Regular updates can prevent internet-connected devices falling prey to hackers and their continuously evolving attacks.

If you are in any way concerned over the security of your internet-connected devices whether at home or at work, why not seek the tailored advice of our experts here at IQ in IT?

The quick version:


Set-ExecutionPolicy RemoteSigned
$UserCredential = Get-Credential
$Session = New-PSSession -ConfigurationName Microsoft.Exchange -ConnectionUri https://outlook.office365.com/powershell-liveid/ -Credential $UserCredential -Authentication Basic -AllowRedirection
Import-PSSession $Session

New-Mailbox -Name "John Contoso" -RemovedMailbox "John Contoso" -MicrosoftOnlineServicesID John@contoso.com -Password (ConvertTo-SecureString -String 'NewPassword' -AsPlainText -Force)

The long version:
From time to time mistakes happen and, at least with Microsoft technology, there are ways of recovering data that has been deleted. Now, usually with Office 365 it’s a simple case of going to the Exchange server, viewing the deleted mailbox’s and clicking the recover button. However, if you are unlucky this method won’t work and you’ll have to fall back on to using powershell. If you have used Powershell before then you can skip to step 4, if not then start from the top:

1) Check the Execution policy The first thing you need to do is to check what execution policy you are using. The execution policy you use determines what scripts you can use. to do this you need to use the get command, like so: Get-ExecutionPolicy This will then display the your current execution policy. If it is set to strict then you’ll need to change the policy to remotesigned as you won’t be able to run any scripts. by setting it to remotesigned you can run any downloaded script that has been signed by a trusted publisher. To change the execution policy to need to type in the following: Set-ExecutionPolicy RemoteSigned You will be asked to confirm that you want to change the execution policy, just press “Y” and it should be changed. Once you’ve done that then you can move on to the next step.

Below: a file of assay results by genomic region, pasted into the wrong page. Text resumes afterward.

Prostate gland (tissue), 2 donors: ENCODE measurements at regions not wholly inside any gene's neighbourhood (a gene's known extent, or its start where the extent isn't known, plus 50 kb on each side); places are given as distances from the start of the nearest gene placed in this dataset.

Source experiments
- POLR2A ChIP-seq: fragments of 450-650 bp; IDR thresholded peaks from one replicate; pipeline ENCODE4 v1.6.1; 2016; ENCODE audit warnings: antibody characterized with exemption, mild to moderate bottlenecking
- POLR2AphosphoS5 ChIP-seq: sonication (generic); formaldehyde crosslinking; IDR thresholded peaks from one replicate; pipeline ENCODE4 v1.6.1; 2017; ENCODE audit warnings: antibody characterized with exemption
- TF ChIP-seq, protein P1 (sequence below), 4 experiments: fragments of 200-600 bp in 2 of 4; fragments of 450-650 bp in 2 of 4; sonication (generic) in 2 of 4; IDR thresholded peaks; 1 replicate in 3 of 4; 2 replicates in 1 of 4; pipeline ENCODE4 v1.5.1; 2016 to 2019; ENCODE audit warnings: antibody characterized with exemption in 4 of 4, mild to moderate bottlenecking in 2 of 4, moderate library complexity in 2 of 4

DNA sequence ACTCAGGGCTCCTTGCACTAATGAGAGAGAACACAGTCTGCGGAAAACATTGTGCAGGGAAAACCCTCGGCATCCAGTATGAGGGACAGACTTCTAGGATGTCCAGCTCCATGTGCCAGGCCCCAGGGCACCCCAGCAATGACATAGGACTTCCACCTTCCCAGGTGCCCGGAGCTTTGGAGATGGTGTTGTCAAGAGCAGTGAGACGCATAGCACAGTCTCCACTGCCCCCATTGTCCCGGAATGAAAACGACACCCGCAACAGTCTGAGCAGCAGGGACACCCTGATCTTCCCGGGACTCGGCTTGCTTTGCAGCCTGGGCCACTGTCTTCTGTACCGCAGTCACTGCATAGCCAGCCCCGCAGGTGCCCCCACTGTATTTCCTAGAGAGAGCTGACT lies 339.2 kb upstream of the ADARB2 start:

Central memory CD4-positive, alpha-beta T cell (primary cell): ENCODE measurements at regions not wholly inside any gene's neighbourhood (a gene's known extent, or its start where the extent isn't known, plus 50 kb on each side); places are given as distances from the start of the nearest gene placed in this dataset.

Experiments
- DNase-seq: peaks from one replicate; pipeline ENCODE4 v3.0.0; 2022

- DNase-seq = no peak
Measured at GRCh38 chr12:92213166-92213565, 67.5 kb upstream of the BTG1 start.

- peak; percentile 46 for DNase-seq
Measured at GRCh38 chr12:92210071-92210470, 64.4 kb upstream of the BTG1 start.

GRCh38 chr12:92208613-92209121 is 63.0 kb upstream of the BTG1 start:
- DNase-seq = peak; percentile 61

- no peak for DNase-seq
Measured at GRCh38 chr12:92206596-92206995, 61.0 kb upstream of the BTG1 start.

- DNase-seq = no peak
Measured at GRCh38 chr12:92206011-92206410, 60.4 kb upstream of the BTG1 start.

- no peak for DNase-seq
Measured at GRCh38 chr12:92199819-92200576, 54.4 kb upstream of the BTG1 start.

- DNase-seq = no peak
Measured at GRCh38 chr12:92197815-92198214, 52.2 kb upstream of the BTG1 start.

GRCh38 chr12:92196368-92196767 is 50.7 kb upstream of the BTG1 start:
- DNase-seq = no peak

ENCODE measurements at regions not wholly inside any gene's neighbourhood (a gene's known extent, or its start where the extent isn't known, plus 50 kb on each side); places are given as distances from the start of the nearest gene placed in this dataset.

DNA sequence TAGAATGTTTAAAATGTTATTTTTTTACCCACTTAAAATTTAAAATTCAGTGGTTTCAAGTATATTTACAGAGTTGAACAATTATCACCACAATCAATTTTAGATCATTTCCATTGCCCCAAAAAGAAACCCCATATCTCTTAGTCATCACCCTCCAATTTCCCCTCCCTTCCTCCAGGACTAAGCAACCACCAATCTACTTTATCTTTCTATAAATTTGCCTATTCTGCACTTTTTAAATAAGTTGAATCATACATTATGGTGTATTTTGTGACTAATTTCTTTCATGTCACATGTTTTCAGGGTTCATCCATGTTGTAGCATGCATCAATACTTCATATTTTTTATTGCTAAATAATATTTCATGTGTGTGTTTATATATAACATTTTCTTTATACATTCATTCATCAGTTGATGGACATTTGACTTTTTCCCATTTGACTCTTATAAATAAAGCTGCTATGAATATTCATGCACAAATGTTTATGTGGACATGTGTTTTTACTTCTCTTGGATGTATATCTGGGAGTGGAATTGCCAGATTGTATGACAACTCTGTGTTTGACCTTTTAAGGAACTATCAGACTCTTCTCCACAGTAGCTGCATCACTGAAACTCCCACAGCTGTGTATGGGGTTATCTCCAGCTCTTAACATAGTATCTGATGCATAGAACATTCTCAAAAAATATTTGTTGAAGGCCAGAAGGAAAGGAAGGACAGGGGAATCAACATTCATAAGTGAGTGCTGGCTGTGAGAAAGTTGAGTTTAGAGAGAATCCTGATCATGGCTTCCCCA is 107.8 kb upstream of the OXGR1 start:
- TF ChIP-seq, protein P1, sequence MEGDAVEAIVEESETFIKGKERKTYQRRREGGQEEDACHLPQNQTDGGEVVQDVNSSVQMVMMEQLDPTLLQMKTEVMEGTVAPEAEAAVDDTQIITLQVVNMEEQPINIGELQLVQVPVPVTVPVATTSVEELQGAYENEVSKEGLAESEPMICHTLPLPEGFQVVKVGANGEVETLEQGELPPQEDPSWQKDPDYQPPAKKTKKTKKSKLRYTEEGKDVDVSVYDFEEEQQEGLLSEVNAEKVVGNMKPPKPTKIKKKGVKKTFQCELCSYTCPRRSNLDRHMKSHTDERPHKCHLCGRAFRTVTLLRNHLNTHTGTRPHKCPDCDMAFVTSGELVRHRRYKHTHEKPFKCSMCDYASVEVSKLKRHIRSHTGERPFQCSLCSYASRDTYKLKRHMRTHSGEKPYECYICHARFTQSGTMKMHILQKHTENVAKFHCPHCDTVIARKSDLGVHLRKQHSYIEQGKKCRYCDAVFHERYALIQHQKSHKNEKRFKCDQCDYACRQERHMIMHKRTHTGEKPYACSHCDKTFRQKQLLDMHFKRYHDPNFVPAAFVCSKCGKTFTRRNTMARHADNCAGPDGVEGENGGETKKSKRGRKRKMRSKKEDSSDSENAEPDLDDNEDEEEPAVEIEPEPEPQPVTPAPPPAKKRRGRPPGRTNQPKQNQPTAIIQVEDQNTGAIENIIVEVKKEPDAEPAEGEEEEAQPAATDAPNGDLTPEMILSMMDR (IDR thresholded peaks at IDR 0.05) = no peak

2) Get Credentials This step is so that you can access your office 365 account that you are the administrator of. To do this you need to type in the following code: $UserCredential = Get-Credential A pop up box will appear asking for your email address and password. Type in the the email address that you use to access the office 365 of which you are an administrator. Note: it is important that you make sure you type in the correct information. If you don’t type it in correctly then when you do the next step you will get back an error and will have do do it all over again

3) Set up your session and importing it the next thing you need to do is configure your session. Essentially what this step is doing is connecting to the exchange server. to do this you need to type in the following code: $Session = New-PSSession -ConfigurationName Microsoft.Exchange -ConnectionUri https://outlook.office365.com/powershell-liveid/ -Credential $UserCredential -Authentication Basic -AllowRedirection Once you’ve entered that powershell will attempt to go and check the connection to your exchange server. Once that is done you can move on to importing the session. To import your session you need to type in the following: Import-PSSession $Session Once that is done powershell will go about importing your session so that you are fully connected up to the exchange server. Once it has finished importing you can move on to the next step.

4) Recovering the mailbox This is the script that you’ve probably been waiting for. This script will create a new account, find the deleted account and then recover all the data to the new account. To do this you need to type in the following code: New-Mailbox -Name “John Contoso” -RemovedMailbox “John Contoso” -MicrosoftOnlineServicesID John@contoso.com -Password (ConvertTo-SecureString -String ‘Pa$’ -AsPlainText -Force) Just replace the “John Contoso” with the details of the user mailbox that you are trying to recover. Once all the correct details are filled in press enter and get a message saying that it is trying to recover the mailbox. Note: it can take up to 8 hours for the mailbox to be recovered so it’s best to just leave it recovering for the day. In this time you won’t be able to access Outlook with the email address but you will be able to see it in the users section of Office 365. Just log in as the users every so often and check that you can get access to Outlook.